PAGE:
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Old 12-29-2012, 02:54 PM   #31
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Re: My SMB Indiana Sprinter building experience

I'll like to see how it preforms especially how much sound it puts out on high. Last night I was in 30* weather and on low the van was warm and you couldn'r hear the heater run except when it fired up for the first time.
Yes I've heard of problems related to low settings but so far the only problems I've had deals with dust/dirt. It did take me a while to figure out how to operte it correctly when I switched to the new timer controls. Sometimes it doesn't just start but if I just let it sit, it will start up. In the early days I kept turning it off and trying to restart it Also since I started using fuel treatment in my diesel I've had zero problems. One of the techs suggested installing a thermostat that forces the heater to cycle from off to high but the noise of the D-4 is on the loud side in the high mode. I want to look into a muffler and rig a large air filter to the intake. But my van still gets dusty and I wish the unit was mounted in an easier place for maintenance. Good luck on your build
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Old 12-29-2012, 05:01 PM   #32
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Re: My SMB Indiana Sprinter building experience

My Espar D2 has been running on high most of the time the past few days with sub-30 degree weather. The noise seems no worse than the propane Suburban I had in my last rig. What I really like is that it ramps up and down slowly. I can say more about the sound after the dinette cushions are in, but we both need sound meters to compare objectively.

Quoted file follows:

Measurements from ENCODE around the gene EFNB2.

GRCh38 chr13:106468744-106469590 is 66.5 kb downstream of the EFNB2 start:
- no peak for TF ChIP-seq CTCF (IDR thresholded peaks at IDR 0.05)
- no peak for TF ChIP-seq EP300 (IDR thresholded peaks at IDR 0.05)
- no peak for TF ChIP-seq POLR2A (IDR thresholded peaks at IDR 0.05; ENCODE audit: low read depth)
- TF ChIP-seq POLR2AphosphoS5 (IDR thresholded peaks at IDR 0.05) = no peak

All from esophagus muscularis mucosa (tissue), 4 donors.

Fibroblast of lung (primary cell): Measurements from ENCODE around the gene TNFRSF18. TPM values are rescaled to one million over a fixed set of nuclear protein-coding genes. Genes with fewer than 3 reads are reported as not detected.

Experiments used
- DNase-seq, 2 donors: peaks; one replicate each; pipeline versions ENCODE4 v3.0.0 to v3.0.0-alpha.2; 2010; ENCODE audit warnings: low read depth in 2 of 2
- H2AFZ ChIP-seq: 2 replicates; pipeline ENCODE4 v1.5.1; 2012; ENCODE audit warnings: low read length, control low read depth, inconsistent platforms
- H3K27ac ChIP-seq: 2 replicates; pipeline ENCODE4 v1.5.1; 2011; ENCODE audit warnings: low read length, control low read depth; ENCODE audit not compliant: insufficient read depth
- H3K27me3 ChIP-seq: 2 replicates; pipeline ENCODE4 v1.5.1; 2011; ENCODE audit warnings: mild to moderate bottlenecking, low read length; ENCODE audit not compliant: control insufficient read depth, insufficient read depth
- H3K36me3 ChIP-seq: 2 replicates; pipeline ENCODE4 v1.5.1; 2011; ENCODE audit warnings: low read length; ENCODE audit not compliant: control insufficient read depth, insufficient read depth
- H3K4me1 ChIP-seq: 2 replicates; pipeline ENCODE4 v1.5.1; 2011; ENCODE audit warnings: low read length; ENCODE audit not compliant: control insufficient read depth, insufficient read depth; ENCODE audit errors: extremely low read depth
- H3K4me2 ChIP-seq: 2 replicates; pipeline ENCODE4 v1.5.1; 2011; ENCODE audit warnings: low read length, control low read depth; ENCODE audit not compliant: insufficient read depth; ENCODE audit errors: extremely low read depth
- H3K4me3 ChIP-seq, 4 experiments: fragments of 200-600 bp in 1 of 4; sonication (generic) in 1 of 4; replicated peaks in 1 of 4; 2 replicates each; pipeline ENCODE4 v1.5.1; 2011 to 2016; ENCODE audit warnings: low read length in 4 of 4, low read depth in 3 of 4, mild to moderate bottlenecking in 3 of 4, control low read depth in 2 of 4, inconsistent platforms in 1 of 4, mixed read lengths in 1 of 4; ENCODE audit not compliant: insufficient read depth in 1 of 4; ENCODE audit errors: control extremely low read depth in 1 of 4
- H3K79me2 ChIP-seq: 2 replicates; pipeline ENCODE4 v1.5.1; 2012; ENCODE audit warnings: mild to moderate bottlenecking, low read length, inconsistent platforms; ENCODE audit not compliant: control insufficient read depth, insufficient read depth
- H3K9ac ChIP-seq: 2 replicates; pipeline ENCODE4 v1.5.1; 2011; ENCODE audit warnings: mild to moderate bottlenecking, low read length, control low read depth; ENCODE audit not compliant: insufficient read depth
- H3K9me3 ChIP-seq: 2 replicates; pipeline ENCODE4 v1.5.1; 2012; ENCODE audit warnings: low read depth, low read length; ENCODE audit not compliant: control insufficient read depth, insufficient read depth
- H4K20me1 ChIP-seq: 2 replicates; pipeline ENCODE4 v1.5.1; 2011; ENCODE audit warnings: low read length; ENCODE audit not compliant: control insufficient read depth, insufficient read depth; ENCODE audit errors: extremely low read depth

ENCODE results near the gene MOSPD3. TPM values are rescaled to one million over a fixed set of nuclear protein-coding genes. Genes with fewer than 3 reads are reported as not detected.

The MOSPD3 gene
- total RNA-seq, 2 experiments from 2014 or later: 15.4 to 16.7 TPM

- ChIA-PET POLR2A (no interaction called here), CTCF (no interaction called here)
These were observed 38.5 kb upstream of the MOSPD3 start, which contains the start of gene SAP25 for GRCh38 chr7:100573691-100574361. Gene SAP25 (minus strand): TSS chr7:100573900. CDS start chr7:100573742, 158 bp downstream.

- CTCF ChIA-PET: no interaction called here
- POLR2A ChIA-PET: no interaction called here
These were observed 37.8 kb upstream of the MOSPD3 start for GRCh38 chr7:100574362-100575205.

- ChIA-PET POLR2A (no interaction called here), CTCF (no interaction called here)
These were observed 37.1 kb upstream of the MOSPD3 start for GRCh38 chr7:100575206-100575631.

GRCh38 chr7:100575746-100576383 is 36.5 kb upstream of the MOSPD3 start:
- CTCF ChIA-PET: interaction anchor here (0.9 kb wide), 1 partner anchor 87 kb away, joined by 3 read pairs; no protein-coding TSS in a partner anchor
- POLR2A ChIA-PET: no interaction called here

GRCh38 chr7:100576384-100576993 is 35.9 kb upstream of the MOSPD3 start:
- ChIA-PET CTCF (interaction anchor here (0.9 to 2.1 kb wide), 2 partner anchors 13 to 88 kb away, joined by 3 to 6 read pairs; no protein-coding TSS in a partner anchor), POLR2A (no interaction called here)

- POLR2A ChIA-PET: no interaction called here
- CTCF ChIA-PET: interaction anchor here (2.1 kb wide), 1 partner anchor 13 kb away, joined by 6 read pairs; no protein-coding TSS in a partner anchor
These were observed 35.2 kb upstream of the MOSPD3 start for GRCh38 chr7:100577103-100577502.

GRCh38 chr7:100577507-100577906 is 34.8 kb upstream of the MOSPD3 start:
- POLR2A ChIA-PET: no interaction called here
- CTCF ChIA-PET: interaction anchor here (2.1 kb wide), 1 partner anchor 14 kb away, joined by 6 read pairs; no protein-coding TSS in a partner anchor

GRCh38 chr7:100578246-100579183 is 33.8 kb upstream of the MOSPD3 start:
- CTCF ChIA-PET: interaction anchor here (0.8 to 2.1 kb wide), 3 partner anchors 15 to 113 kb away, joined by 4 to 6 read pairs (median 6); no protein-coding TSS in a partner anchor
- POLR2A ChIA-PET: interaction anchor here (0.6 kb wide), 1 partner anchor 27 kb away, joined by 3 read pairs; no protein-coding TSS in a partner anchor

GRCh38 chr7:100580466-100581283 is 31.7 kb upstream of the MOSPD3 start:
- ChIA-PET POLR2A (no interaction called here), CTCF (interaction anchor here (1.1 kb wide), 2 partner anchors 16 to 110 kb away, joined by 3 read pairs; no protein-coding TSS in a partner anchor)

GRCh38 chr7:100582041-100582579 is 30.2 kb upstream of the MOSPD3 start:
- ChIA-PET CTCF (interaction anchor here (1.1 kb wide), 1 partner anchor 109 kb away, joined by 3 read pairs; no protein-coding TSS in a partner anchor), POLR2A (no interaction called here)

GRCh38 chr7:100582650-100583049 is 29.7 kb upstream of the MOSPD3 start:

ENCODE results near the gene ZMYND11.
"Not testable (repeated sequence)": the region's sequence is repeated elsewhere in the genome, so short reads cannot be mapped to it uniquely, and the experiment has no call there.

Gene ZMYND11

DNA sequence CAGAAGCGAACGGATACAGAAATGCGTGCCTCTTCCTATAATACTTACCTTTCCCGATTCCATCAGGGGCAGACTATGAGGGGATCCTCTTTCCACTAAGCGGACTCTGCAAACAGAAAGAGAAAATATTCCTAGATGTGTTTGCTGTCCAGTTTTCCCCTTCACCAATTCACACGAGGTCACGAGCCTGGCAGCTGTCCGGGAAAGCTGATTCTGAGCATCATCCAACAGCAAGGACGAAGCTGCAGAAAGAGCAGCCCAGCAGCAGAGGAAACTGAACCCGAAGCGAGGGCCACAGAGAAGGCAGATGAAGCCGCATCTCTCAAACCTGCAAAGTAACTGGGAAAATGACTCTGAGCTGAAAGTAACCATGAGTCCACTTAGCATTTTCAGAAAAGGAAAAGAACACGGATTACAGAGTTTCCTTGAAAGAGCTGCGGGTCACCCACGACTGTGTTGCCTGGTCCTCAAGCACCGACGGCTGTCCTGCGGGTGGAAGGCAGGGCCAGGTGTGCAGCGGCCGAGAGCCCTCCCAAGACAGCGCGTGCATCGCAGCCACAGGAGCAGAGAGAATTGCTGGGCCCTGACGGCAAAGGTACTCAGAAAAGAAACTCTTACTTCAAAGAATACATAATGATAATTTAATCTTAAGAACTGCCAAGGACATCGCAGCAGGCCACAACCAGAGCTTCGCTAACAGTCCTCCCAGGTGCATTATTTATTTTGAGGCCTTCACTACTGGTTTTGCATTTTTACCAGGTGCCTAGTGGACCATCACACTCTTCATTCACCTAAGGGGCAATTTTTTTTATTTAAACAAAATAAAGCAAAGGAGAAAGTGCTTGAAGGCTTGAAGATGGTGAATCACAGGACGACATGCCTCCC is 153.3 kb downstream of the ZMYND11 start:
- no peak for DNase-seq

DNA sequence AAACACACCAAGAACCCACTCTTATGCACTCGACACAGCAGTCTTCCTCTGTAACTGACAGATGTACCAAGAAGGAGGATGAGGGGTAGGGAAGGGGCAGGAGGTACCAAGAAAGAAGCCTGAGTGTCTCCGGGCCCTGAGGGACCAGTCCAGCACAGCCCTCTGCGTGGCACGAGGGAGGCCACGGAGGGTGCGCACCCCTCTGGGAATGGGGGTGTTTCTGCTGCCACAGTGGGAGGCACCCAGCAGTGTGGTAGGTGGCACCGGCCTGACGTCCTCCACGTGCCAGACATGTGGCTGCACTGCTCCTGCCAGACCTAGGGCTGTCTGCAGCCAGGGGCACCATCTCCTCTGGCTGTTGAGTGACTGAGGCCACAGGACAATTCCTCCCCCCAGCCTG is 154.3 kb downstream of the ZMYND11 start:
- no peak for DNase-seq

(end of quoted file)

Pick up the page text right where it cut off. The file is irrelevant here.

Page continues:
David
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Old 01-03-2013, 02:45 PM   #33
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Re: My SMB Indiana Sprinter building experience

I brought Vanessa home for 10 days while SMB was on holiday break. The rear cabinet was all done so this was an opportunity for me to add my audio/video electronics. I worked every day including Christmas and enjoyed every minute of it!

Below shows the front of the rear cabinet. Besides the huge amount of storage space in this cabinet, having my A/V equipment next to the dinette is really nice. From upper left to lower right are the main power switch, stereo/DVD player (Jensen AWM975), in/out thermometer and humidity meter, left speaker, digital 12v alarm clock, TV (Jensen 22"), Sirius/XM docking station, right speaker. The TV angles down for watching in bed and swings out for watching from one side of the dinette. Storage cabinets are on each side of the TV.



Below shows the CB (Uniden PRO520XL) and 4G docking antenna amplifier for my iPhone 5 (Wilson Sleek 4G-A). The CB switches on with the ignition, and the signal amp has a power switch so it can be run for local hotspot use when parked. There is a bright LED indicator so we don't forget as it runs on the van battery. The hotspot allows us to use the internet on our laptop and iPad in or next to the van. A charging cable keeps the iPhone charged. We need a Bluetooth headset or Bluetooth radio to take phone calls using the 4G antenna since the iPhone needs to be in the cradle for it to work.